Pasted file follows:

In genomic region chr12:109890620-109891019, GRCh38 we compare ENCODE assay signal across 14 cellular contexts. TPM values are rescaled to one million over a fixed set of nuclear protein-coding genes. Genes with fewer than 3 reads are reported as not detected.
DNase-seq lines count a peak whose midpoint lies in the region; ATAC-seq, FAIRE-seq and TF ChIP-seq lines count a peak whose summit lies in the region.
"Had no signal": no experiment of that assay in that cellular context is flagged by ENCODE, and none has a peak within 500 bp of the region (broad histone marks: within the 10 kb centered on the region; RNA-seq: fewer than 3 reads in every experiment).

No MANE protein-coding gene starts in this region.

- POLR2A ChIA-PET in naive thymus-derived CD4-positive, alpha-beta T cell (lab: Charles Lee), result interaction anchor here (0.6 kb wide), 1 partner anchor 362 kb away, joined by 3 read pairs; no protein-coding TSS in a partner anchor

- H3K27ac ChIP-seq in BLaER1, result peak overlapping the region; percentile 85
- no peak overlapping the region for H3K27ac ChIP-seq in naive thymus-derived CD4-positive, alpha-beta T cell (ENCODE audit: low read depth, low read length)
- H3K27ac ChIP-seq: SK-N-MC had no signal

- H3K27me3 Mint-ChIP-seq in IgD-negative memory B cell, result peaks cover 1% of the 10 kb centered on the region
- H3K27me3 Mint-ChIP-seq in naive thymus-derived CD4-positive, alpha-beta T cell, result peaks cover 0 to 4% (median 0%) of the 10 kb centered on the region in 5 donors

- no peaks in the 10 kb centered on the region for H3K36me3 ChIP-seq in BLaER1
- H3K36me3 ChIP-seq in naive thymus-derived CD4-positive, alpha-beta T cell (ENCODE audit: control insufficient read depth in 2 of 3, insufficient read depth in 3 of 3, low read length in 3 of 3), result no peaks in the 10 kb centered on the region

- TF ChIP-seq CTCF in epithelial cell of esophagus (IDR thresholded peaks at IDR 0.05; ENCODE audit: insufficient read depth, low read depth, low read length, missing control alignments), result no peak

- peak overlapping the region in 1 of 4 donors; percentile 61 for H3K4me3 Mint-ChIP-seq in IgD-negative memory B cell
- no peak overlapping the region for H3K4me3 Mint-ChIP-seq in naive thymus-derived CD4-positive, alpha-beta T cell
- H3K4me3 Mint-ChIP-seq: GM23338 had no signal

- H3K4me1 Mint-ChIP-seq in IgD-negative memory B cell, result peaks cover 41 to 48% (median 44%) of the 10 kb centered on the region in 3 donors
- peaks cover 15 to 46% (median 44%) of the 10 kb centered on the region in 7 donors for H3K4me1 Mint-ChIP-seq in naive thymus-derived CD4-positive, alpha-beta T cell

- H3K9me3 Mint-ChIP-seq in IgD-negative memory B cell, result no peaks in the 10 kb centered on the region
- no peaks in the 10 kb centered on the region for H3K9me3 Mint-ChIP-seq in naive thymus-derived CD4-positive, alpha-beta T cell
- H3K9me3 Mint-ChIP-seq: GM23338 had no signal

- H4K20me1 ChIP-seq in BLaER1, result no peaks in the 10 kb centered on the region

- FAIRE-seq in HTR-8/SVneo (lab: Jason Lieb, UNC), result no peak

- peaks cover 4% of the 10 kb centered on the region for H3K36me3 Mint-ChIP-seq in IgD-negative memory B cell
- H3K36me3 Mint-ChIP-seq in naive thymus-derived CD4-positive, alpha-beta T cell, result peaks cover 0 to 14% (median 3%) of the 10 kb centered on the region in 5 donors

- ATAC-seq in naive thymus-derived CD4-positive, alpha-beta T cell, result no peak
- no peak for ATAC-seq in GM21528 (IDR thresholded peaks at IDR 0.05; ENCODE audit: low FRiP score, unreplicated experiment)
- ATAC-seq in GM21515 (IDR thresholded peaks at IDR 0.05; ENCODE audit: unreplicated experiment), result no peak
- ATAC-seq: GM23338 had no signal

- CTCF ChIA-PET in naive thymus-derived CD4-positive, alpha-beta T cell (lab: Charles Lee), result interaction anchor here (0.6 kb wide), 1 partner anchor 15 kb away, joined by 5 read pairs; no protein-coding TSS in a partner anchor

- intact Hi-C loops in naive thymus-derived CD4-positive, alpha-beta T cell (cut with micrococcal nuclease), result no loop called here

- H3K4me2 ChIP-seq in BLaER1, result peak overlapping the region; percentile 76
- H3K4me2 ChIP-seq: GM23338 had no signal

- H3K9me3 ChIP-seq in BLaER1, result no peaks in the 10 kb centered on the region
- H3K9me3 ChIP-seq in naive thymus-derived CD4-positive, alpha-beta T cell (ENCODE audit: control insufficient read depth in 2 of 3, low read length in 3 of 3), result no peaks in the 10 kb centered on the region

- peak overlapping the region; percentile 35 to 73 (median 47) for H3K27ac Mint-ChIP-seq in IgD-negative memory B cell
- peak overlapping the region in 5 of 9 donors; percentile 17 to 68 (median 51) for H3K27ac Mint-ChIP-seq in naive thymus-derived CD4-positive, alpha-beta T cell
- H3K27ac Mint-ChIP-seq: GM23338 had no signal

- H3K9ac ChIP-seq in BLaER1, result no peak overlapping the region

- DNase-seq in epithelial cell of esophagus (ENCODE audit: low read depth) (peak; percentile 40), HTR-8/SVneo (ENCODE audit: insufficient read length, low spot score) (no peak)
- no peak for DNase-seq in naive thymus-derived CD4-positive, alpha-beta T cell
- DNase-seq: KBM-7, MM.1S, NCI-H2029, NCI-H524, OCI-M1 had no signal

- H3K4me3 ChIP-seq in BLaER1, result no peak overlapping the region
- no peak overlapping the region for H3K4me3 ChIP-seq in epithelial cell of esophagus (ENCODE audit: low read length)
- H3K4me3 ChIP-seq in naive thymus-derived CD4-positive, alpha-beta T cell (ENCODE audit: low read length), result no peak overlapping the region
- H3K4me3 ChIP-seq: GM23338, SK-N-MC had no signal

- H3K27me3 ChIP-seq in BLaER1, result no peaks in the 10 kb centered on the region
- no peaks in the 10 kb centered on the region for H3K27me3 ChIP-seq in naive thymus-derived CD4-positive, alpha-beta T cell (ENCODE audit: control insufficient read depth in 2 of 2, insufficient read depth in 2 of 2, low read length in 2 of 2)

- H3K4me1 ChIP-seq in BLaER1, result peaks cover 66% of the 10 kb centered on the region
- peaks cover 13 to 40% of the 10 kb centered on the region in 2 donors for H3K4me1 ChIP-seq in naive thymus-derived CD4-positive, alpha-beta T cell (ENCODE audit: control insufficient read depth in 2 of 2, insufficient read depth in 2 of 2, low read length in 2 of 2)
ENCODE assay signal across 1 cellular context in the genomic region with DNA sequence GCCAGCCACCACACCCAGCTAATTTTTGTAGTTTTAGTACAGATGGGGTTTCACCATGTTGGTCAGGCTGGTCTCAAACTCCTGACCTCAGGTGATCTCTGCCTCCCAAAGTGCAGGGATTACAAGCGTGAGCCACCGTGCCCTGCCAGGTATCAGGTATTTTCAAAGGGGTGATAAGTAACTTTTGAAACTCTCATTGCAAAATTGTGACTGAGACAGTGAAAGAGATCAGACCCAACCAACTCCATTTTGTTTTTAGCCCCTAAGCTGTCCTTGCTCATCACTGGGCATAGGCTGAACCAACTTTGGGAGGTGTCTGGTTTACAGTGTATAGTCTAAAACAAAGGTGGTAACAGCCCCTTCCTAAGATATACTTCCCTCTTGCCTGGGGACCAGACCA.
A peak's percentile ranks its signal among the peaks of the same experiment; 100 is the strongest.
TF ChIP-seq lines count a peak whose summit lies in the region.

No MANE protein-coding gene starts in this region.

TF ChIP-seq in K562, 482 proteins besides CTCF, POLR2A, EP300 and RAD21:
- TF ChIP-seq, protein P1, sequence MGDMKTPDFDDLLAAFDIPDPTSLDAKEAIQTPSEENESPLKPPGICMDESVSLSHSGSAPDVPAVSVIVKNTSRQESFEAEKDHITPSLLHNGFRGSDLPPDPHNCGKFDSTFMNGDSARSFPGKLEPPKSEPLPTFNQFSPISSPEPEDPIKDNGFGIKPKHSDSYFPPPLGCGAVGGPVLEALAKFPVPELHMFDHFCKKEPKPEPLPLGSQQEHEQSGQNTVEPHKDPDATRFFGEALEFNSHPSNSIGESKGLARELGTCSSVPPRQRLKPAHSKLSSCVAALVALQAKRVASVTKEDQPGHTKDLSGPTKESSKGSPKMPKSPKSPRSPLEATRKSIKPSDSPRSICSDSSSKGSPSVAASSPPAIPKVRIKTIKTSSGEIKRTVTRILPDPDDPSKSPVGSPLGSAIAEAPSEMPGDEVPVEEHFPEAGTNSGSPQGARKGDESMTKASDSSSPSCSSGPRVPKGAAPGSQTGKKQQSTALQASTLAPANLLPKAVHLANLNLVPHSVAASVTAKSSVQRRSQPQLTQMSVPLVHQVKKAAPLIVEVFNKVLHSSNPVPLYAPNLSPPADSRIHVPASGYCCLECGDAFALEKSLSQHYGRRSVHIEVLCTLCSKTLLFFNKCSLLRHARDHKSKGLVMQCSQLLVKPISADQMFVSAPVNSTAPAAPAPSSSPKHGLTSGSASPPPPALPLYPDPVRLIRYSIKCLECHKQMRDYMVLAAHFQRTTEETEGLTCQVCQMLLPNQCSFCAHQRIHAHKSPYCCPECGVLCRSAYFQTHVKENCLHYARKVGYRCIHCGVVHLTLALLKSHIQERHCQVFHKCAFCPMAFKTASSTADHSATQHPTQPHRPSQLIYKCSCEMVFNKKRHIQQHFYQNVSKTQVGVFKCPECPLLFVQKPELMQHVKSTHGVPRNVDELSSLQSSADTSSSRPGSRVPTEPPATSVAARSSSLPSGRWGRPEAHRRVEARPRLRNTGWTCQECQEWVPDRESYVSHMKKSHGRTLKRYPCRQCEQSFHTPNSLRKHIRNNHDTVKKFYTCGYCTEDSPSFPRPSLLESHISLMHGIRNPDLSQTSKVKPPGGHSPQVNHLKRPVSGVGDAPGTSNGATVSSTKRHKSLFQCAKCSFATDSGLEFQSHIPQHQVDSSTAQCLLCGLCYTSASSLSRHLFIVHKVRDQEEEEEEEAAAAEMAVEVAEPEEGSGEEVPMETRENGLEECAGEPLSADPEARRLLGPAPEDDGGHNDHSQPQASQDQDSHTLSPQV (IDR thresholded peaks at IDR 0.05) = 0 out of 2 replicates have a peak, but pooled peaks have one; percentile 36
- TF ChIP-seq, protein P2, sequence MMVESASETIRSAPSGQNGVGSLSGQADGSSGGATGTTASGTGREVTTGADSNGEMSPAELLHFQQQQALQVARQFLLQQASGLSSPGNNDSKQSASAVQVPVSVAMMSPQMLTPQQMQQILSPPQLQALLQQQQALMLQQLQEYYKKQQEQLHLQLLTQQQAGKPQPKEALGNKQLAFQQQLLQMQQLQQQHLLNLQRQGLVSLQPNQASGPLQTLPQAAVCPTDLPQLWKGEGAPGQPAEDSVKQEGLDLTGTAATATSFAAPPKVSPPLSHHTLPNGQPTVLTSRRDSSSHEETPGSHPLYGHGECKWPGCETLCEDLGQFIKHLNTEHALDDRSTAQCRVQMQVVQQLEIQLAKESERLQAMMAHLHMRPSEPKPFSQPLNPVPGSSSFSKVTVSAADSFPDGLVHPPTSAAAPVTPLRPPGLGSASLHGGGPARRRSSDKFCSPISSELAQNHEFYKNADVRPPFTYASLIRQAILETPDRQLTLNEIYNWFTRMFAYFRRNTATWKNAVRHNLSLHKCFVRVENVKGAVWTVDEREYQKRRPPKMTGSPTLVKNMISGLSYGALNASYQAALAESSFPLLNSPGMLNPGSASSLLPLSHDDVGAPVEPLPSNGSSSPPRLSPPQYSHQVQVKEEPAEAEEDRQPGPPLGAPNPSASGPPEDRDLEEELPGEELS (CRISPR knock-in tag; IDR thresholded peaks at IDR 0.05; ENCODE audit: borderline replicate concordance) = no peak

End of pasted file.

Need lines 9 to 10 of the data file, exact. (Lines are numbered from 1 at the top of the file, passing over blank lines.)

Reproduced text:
- H3K27me3 Mint-ChIP-seq in IgD-negative memory B cell, result peaks cover 1% of the 10 kb centered on the region
- H3K27me3 Mint-ChIP-seq in naive thymus-derived CD4-positive, alpha-beta T cell, result peaks cover 0 to 4% (median 0%) of the 10 kb centered on the region in 5 donors